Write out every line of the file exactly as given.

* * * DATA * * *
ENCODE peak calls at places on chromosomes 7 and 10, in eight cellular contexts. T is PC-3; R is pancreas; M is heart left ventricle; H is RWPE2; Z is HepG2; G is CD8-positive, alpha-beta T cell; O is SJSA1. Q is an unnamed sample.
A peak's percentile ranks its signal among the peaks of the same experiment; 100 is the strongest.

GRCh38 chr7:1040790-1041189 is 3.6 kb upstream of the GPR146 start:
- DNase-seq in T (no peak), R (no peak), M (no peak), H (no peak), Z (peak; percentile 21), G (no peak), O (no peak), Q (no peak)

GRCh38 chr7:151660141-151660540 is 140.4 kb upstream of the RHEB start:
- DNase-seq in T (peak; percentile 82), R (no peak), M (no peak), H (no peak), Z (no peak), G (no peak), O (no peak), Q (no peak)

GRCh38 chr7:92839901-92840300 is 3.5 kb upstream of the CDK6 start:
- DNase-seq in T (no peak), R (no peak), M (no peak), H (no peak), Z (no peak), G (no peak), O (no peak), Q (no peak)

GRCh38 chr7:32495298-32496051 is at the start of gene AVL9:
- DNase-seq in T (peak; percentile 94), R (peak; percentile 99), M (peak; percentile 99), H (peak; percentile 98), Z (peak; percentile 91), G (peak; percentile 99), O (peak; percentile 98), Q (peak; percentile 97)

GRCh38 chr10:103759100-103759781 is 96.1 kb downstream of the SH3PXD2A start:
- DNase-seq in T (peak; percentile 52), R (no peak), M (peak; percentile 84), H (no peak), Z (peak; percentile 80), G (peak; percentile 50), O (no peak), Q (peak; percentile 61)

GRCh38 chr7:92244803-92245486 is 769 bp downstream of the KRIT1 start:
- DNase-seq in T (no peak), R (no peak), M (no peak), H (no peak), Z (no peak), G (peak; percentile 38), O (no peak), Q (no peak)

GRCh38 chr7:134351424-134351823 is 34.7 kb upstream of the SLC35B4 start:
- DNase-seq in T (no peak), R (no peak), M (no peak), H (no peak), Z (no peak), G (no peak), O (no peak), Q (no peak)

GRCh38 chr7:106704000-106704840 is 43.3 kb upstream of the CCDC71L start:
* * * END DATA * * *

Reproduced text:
ENCODE peak calls at places on chromosomes 7 and 10, in eight cellular contexts. T is PC-3; R is pancreas; M is heart left ventricle; H is RWPE2; Z is HepG2; G is CD8-positive, alpha-beta T cell; O is SJSA1. Q is an unnamed sample.
A peak's percentile ranks its signal among the peaks of the same experiment; 100 is the strongest.

GRCh38 chr7:1040790-1041189 is 3.6 kb upstream of the GPR146 start:
- DNase-seq in T (no peak), R (no peak), M (no peak), H (no peak), Z (peak; percentile 21), G (no peak), O (no peak), Q (no peak)

GRCh38 chr7:151660141-151660540 is 140.4 kb upstream of the RHEB start:
- DNase-seq in T (peak; percentile 82), R (no peak), M (no peak), H (no peak), Z (no peak), G (no peak), O (no peak), Q (no peak)

GRCh38 chr7:92839901-92840300 is 3.5 kb upstream of the CDK6 start:
- DNase-seq in T (no peak), R (no peak), M (no peak), H (no peak), Z (no peak), G (no peak), O (no peak), Q (no peak)

GRCh38 chr7:32495298-32496051 is at the start of gene AVL9:
- DNase-seq in T (peak; percentile 94), R (peak; percentile 99), M (peak; percentile 99), H (peak; percentile 98), Z (peak; percentile 91), G (peak; percentile 99), O (peak; percentile 98), Q (peak; percentile 97)

GRCh38 chr10:103759100-103759781 is 96.1 kb downstream of the SH3PXD2A start:
- DNase-seq in T (peak; percentile 52), R (no peak), M (peak; percentile 84), H (no peak), Z (peak; percentile 80), G (peak; percentile 50), O (no peak), Q (peak; percentile 61)

GRCh38 chr7:92244803-92245486 is 769 bp downstream of the KRIT1 start:
- DNase-seq in T (no peak), R (no peak), M (no peak), H (no peak), Z (no peak), G (peak; percentile 38), O (no peak), Q (no peak)

GRCh38 chr7:134351424-134351823 is 34.7 kb upstream of the SLC35B4 start:
- DNase-seq in T (no peak), R (no peak), M (no peak), H (no peak), Z (no peak), G (no peak), O (no peak), Q (no peak)

GRCh38 chr7:106704000-106704840 is 43.3 kb upstream of the CCDC71L start: